Like many other antidepressants, phenelzine usually requires several weeks of treatment to achieve full therapeutic effects. The reason for this delay is not fully understood. Still, it is believed to be due to many factors, including achieving steady-state levels of MAO inhibition and the resulting adaptations in mean neurotransmitter levels, the possibility of necessary desensitization of autoreceptors which generally inhibit the release of neurotransmitters like serotonin and dopamine, and also the upregulation of enzymes such as serotonin N-acetyltransferase. Typically, a therapeutic response to MAOIs is associated with an inhibition of at least 80-85% of monoamine oxidase activity.[24]


Phenelzine 15 mg tablets.

Phenelzine is administered orally in the form of phenelzine sulfate[4] and is rapidly absorbed from the gastrointestinal tract.[25] The time to peak plasma concentration is 43 minutes, and the half-life is 11.6 hours.[26] Unlike most other drugs, phenelzine irreversibly disables MAO. As a result, it does not necessarily need to be present in the blood at all times for its effects to be sustained. Because of this, upon phenelzine treatment being ceased, its effects typically do not wear off until the body replenishes its enzyme stores, a process which can take as long as 2–3 weeks.[4]

Phenelzine is metabolized primarily in the liver, and its metabolites are excreted in the urine. Oxidation is the primary routine of metabolism, and the major metabolites are phenylacetic acid and parahydroxyphenylacetic acid, recovered as about 73% of the excreted dose of phenelzine in the urine over 96 hours after single doses. Acetylation to N2-acetylphenelzine is a minor pathway.[27][28] Phenelzine may also interact with cytochrome P450 enzymes, inactivating these enzymes through the formation of a heme adduct.[29] Two other minor metabolites of phenelzine, as mentioned above, include phenylethylidenehydrazine and phenethylamine.[30]

Adverse effects[edit]

Common side effects of phenelzine may include dizziness, blurry vision, dry mouth, headache, lethargy, sedation, somnolence, insomnia, anorexia, weight gain or loss, small fiber peripheral neuropathy, nausea and vomiting, diarrhea, constipation, urinary retention, mydriasis, muscle tremors, hyperthermia, sweating, hypertension or hypotension, orthostatic hypotension, paresthesia, hepatitis, and sexual dysfunction (consisting of loss of libido and anorgasmia). Rare side effects usually only seen in susceptible individuals may include hypomania or mania, psychosis and acute liver failure, the last of which is usually only seen in people with pre-existing liver damage, old age, long-term effects of alcohol consumption, or viral infection.[31]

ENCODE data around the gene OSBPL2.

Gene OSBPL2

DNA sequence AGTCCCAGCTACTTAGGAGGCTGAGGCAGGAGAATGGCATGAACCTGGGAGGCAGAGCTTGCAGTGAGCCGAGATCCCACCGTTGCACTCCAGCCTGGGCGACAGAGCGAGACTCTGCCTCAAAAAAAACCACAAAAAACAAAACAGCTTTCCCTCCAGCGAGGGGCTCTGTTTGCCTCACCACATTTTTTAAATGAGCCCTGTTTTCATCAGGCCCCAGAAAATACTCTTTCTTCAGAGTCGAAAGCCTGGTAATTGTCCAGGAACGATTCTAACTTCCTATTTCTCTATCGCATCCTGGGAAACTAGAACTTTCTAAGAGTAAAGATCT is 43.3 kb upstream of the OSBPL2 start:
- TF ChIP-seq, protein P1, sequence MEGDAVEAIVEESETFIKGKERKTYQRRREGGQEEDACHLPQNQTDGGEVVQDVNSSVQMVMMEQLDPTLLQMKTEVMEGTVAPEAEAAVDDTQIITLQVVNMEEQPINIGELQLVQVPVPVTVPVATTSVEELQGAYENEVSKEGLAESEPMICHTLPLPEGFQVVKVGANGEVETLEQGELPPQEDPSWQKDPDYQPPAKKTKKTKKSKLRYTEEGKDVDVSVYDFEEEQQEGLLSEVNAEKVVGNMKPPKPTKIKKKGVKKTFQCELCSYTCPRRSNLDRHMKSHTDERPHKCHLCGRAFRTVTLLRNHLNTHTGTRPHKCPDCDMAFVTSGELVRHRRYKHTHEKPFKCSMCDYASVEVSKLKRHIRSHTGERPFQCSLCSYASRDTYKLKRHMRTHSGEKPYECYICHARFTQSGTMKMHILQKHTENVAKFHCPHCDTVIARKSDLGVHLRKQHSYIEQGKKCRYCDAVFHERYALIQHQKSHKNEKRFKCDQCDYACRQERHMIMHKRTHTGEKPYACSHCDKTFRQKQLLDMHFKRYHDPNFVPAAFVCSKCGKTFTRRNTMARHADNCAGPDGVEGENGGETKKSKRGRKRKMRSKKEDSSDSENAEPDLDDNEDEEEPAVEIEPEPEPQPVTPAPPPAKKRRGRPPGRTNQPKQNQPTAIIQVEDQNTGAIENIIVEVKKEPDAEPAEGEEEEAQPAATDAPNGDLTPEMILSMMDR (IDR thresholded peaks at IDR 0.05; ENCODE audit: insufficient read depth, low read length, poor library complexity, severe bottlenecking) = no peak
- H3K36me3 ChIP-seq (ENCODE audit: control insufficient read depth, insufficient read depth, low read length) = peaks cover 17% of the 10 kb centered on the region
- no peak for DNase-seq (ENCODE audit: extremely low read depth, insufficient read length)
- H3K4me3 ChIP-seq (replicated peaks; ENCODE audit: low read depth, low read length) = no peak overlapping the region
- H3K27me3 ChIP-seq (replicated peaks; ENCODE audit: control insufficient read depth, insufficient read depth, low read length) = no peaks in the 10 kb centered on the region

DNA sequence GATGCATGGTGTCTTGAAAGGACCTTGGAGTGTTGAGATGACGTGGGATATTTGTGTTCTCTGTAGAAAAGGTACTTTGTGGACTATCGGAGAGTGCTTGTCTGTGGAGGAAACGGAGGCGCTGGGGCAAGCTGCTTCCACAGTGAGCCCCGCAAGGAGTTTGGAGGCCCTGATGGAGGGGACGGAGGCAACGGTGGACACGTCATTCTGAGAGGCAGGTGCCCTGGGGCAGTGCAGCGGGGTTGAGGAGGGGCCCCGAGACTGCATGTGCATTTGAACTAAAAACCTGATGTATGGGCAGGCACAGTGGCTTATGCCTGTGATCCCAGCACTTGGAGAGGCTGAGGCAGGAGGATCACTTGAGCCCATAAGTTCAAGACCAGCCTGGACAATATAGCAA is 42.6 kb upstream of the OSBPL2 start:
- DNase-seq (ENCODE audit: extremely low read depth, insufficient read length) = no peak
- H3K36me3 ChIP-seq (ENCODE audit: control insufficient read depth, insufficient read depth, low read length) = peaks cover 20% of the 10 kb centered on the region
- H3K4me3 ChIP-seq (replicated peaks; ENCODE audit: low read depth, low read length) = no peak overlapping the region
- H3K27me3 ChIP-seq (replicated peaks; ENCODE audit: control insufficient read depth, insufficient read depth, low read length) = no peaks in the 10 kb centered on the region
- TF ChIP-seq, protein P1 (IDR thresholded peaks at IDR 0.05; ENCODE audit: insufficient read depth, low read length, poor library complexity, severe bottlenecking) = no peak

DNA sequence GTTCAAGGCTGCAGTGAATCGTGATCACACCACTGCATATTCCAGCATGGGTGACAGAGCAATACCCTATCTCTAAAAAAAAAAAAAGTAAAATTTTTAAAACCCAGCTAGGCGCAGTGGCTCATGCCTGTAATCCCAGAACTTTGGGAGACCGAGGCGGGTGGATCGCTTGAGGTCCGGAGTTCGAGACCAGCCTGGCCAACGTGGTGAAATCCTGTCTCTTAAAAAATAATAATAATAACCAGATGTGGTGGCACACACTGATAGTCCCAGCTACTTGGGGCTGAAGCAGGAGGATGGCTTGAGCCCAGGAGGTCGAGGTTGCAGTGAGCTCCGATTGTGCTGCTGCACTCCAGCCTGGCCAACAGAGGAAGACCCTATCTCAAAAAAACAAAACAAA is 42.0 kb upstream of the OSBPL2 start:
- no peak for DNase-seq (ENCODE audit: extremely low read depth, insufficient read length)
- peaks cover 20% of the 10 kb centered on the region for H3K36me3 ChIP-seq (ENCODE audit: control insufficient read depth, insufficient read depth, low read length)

The MAOIs have certain dietary restrictions and drug interactions. Hypertensive crisis may result from the overconsumption of tyramine-containing foods, although it is a rare occurrence.[32][33] Serotonin syndrome may result from an interaction with certain drugs which increase serotonin activity such as selective serotonin reuptake inhibitors, serotonin releasing agents, and serotonin agonists.[34][35]

Phenelzine has also been linked to vitamin B6 deficiency.[36] Transaminases such as GABA-transaminase have been shown to be dependent upon vitamin B6[37] and may be involved in a potentially related process, since the phenelzine metabolite phenylethylidenehydrazine (PEH) is a GABA transaminase inhibitor. Both phenelzine and vitamin B6 are rendered inactive upon these reactions occurring. The pyridoxine form of B6 is recommended for supplementation, since this form has been shown to reduce hydrazine toxicity from phenelzine and, in contrast, the pyridoxal form has been shown to increase the toxicity of hydrazines.[38]


Phenelzine showed promise in a phase II clinical trial from March 2020 in treating prostate cancer.[39] Phenelzine has also been shown to have neuroprotective effects in animal models.[40][41][42]